The Reverence of Self-Compassion
Reverence is often viewed as a way of humbling yourself in order to show deep respect and awe to something bigger than yourself. On the surface, reverence and self-compassion may seem incompatible. But when I dig a bit deeper to truly understand their purpose and meaning in our lives, I see they are deeply connected.
As a psychotherapist who listens to my client’s deepest struggles every day, it is clear to me that we are all linked by our common desire for love and true acceptance. If we can’t even give that to ourselves, how do we expect to be able to give or receive it from others? The belief that you don’t deserve love or compassion leads to actions demonstrating that. You may allow yourself to stay in toxic relationships, thinking you don’t deserve better or this is just what “love” is like. You may turn to drugs and destructive behaviors, or even just a barrage of social media, to numb the pain. You might keep yourself as busy as possible, tiring yourself out to avoid the pain your inner critic brings. Or you may retreat from fully engaging in vulnerable, connected relationships with others. If your inner self-critic keeps telling you that the truest parts of you aren’t acceptable, it’s hard to share that with anyone else.
Self-compassion calls us to simply be kind to ourselves. To see ourselves as a part of, what Kristin Neff calls, the “common humanity” all around us. It doesn’t call us to believe we are “the best,” as self-esteem might. It simply asks us to meet ourselves where we are with kindness and understanding. The message of the self-critic is to believe you’re special somehow - either especially awful or that you should be especially great. You “other” yourself from those around you and tend to feel more alone and certainly less in awe of the beauty of life.
I don’t sound the trumpet of self-compassion because it’s easy for me. I’m naturally self-critical and struggle with fearing that I’m never enough. That’s why self-compassion has been such a powerful tool in my life and why I have implemented it into my work with clients. When I’m living in fear of not measuring up, I’m not fully living.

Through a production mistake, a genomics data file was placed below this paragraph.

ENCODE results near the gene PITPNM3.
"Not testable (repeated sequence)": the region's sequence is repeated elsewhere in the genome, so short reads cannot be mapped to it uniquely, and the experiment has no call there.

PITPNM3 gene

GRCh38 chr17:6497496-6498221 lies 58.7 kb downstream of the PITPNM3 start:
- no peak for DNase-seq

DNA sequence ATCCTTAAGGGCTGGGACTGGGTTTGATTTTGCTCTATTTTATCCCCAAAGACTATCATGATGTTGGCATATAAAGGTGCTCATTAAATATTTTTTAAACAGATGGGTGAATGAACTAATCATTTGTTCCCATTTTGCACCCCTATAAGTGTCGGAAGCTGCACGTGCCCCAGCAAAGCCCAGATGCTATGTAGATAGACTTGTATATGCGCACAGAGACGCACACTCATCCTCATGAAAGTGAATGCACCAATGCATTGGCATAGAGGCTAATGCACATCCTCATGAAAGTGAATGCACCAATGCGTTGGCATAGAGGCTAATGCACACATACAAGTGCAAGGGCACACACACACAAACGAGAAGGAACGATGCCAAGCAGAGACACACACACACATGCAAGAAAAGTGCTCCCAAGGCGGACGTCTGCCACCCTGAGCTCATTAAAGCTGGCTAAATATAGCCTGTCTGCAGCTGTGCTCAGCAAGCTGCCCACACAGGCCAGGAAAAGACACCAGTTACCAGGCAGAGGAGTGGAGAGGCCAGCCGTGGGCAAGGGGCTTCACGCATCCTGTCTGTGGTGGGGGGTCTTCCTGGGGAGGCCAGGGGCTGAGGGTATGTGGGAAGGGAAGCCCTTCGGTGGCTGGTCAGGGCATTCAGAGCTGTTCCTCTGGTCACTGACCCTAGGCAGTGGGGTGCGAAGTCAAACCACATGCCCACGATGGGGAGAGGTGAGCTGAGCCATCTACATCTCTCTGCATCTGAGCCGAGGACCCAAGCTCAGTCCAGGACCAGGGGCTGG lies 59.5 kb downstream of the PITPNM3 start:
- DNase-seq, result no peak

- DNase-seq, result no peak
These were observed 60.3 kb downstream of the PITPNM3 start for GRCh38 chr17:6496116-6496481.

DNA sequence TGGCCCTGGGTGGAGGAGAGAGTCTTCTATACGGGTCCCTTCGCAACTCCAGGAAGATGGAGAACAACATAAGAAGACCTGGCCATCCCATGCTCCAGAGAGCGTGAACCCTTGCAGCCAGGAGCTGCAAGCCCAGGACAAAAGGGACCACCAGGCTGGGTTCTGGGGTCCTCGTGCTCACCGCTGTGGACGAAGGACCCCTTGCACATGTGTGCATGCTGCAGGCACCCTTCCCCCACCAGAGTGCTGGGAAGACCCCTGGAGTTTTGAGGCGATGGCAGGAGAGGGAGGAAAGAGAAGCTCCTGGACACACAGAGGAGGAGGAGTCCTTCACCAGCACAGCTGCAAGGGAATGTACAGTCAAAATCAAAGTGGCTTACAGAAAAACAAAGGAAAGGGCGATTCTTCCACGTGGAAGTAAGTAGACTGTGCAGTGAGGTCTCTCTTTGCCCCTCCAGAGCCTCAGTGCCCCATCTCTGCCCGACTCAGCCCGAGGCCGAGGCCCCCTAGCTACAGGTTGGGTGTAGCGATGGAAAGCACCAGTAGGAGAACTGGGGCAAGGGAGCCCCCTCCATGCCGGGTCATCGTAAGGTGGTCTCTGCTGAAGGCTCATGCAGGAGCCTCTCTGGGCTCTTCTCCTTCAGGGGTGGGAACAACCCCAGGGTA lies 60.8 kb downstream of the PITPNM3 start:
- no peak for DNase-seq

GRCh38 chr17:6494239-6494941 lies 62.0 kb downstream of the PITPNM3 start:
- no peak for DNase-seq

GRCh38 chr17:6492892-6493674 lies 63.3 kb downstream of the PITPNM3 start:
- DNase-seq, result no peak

When I’m practicing self-compassion, I’m able to accept myself as a beautifully flawed human, doing my best to navigate life on this planet. That acceptance becomes easier to extend to the people and world around me as I extend it more and more to myself. I’m less concerned about that internal fearful voice beating me up, perceived judgment I might face from others, or being a “total failure.” Allowing these worries to be nothing more than a fleeting (but understandable) emotion, not a defining part of who I am, allows me to see more clearly and invest in what is most important in my life.
This self-compassion thing doesn’t happen overnight. It’s not always easy, even when you have been practicing it for a while. But the more I practice, the more devoted I am to caring for myself as I believe all human beings should be cared for, the more I feel a weight slowly lifting from my shoulders. It takes time and daily reminding to catch that self-critical voice we’ve been listening to most of our lives and speak to ourselves in a more caring way. Devotion and practice are key to allowing self-compassion to become a more natural way of being.
If you believe that you were created by a higher being or power, it seems irreverent to constantly berate its creation, which includes you. If you don’t believe in any of that or you are unsure, all the more reason to be kind to yourself as you manage life in an uncertain world.
The way to show reverence and devotion to others, our communities, the world, and whatever higher power we believe in, is to first start with ourselves.
Joy Johnson (LCSW) is a practicing psychotherapist in the state of Georgia and has been working in the field since 2010. Joy offers creative therapy options to help hardworking people break the burnout cycle for a more balanced and purposeful life at Therapy with Joy.